Dear Sam: I have read several of your resume makeovers, but I guess I don’t have the talent to make over mine. Despite having worked in human resources and information technology several years, I wish to leverage my degree and secure a position in the criminal justice area. I have limited related experience, and that is hindering me from getting into the field. Any suggestions? – Jackie
Dear Jackie: Let me paint a picture of your resume for readers. Your resume is 3 pages in length and includes 12 positions spanning 1990 to present. It opens with an objective statement and flows into your work experience. In the work experience section, you have included a handful of bullet points for each employer, each very brief with most not extending to the right side of the page. You have ended your resume with your education and volunteer work.
There are many opportunities to improve the picture you are painting for hiring managers, Jackie, so let me highlight the top three mistakes I see on your resume.
1. Unfocused content: Opening with an objective statement is never a good choice. Objective statements are obsolete; instead, you should focus the top third of page one of your resume on showcasing what it is from your unique experience that could add value to prospective employers. When a hiring manager reads your resume he/she will be asking questions like:
What does Jackie bring to the table?
Why is Jackie uniquely qualified for the role?
What is the compelling reason I need to interview Jackie?
By opening your resume with an objective statement, you do not allow yourself the opportunity to answer these questions as the content is focused on what YOU want, not what you can do for your target audience.
2. Limited value conveyed: It is virtually impossible to convey “value” in statements which are all of three to five words long. You have sacrificed value for brevity and it is imperative you add content into the professional experience section of your resume so your positions hold some visual and figurative “weight.” Consider including your responsibilities in a paragraph—which hides brief sentences—and highlighting accomplishments in bullet points. Within those bullet points, be sure you are presenting a blend of not only the result(s) you achieved, but also the actions you took along the way. Do not leave the reader with unanswered questions that could result in your candidacy being too difficult to evaluate.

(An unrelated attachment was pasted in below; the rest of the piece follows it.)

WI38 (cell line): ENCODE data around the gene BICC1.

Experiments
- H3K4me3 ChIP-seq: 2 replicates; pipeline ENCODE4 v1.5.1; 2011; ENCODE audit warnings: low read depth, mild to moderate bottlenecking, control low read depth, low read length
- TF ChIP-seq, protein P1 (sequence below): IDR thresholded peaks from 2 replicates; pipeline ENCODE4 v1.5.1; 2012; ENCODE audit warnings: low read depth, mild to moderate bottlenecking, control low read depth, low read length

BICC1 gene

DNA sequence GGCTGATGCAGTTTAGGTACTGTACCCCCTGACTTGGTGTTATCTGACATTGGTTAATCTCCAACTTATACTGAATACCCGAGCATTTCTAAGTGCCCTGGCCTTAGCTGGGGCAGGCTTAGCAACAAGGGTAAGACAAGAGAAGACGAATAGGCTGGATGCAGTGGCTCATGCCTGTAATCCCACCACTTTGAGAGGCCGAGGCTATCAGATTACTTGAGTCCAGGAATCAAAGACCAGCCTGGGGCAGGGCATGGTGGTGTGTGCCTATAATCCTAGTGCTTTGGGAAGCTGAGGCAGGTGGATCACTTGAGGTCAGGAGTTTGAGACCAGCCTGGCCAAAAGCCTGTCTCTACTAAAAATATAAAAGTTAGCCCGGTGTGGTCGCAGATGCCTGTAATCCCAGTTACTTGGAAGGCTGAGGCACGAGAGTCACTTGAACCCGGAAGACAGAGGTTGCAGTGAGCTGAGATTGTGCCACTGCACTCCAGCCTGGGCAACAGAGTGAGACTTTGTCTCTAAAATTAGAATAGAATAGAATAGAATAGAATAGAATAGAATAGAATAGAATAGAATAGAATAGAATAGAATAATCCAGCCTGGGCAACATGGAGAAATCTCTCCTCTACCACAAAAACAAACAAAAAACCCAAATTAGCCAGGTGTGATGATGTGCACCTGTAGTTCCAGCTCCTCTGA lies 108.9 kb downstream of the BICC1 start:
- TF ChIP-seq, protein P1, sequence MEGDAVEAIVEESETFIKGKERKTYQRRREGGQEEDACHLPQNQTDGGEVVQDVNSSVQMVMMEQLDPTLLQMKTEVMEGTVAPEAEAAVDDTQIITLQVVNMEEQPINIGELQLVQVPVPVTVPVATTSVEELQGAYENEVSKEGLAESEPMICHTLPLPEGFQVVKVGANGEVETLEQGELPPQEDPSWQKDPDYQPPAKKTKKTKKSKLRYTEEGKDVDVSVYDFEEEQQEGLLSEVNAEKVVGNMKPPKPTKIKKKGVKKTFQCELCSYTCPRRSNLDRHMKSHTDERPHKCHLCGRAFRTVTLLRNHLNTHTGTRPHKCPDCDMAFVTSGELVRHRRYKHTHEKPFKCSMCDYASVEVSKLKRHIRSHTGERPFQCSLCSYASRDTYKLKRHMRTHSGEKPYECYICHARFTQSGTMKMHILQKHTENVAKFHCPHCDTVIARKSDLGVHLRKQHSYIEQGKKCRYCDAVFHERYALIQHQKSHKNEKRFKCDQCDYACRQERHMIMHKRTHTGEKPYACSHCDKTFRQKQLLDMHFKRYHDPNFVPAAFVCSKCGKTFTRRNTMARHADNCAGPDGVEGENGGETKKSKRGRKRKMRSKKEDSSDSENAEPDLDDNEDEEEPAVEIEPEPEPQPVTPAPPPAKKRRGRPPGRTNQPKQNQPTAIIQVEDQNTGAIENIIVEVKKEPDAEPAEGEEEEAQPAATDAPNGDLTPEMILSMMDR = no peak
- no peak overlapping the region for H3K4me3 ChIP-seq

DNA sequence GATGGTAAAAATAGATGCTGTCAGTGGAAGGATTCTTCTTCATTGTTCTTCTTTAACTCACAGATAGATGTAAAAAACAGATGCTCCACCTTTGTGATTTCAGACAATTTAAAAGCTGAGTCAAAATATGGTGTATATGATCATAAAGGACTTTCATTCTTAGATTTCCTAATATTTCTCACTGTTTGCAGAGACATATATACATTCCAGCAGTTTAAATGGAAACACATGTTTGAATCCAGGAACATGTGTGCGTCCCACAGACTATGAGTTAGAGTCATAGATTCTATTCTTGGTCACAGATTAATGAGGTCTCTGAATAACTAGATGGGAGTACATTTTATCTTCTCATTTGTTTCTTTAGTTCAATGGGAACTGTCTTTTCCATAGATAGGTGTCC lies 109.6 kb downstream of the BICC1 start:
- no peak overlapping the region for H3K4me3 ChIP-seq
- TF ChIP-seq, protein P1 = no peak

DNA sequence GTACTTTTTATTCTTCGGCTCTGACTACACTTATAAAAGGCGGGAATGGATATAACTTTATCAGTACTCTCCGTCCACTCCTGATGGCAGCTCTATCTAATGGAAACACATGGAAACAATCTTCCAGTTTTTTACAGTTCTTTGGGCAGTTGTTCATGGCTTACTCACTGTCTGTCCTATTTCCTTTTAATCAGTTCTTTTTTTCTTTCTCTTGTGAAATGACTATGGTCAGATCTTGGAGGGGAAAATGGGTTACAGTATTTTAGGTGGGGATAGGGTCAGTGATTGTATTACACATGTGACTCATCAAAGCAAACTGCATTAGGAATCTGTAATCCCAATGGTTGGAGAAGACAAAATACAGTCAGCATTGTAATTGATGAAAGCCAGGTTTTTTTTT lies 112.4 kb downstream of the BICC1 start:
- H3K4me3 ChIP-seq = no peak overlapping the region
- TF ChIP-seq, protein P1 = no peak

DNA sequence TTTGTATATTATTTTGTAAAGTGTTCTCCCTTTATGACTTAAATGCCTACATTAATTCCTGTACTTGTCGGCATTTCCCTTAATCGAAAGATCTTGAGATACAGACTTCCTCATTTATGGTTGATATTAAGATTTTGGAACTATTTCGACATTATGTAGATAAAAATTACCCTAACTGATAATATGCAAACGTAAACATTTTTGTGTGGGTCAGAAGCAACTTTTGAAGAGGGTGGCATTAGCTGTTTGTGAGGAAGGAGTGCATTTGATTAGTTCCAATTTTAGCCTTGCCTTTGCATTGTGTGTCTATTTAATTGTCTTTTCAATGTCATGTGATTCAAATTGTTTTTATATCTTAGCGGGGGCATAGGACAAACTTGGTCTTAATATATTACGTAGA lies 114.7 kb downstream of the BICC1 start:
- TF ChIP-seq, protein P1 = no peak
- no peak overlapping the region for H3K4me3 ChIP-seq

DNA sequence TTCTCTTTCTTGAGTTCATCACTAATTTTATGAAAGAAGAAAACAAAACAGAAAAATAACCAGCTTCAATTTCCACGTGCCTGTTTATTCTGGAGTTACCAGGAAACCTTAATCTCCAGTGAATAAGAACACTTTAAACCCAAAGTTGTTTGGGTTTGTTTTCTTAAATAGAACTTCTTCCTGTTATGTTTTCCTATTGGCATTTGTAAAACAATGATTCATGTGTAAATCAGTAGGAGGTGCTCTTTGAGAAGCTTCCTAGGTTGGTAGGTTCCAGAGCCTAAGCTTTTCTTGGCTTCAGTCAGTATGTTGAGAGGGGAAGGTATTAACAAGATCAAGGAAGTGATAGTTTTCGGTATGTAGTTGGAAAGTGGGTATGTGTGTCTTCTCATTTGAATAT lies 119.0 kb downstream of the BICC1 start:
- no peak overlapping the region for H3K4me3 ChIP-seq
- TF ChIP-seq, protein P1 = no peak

3. Too much information: While you have been too brief in your content, you have actually included too many of your positions. Twelve positions are a lot, even over the course of 25 or so years. Right-size your experience and present the obligatory 10-15 years of experience. For your earliest position—which spans 9 years—think about including that in a byline fashion. To do this, simply add a sentence at the close of your resume that states you have this additional foundational experience, but do not date that particular experience. Doing this will allow you to reference the value of that role, elsewhere on your resume, without the fear of potentially over qualifying yourself for the target position. You may also omit short-term positions you have held that do not add value to your candidacy. For instance, you held a role⎯for just a few months in 2009⎯that is not adding anything to your candidacy today, so it is acceptable to omit it for the purpose of painting the most relevant picture of your candidacy on paper.
The great news is that you have so much room for improvement on your resume that you really have not had an effective tool to open doors to the criminal justice opportunities of interest. Revamp your resume and I am certain your results will be stronger.